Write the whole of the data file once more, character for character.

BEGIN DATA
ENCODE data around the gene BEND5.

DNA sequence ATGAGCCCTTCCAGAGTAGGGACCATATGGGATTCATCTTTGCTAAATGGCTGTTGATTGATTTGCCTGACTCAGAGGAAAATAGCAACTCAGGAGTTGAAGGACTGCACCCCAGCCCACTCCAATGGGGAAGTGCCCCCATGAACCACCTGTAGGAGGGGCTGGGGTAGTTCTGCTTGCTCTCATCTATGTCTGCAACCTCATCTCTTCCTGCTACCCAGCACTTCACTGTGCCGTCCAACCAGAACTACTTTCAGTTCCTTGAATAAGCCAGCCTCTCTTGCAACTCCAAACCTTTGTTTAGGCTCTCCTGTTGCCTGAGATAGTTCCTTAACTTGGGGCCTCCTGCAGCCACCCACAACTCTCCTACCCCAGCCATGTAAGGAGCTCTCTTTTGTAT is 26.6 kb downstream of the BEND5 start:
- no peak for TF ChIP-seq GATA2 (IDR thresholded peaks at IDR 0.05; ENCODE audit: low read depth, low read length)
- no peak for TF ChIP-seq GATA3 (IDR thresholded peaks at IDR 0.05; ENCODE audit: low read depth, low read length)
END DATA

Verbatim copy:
ENCODE data around the gene BEND5.

DNA sequence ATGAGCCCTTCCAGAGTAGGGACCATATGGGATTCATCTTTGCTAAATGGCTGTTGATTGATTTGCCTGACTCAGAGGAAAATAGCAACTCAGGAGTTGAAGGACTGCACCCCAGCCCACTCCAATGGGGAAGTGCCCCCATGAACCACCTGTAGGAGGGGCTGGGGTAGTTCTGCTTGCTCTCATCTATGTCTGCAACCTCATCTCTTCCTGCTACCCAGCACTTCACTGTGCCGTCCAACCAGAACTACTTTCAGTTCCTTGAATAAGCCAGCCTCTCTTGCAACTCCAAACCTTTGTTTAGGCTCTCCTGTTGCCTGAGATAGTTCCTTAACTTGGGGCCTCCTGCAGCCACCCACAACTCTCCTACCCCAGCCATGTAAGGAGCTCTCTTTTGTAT is 26.6 kb downstream of the BEND5 start:
- no peak for TF ChIP-seq GATA2 (IDR thresholded peaks at IDR 0.05; ENCODE audit: low read depth, low read length)
- no peak for TF ChIP-seq GATA3 (IDR thresholded peaks at IDR 0.05; ENCODE audit: low read depth, low read length)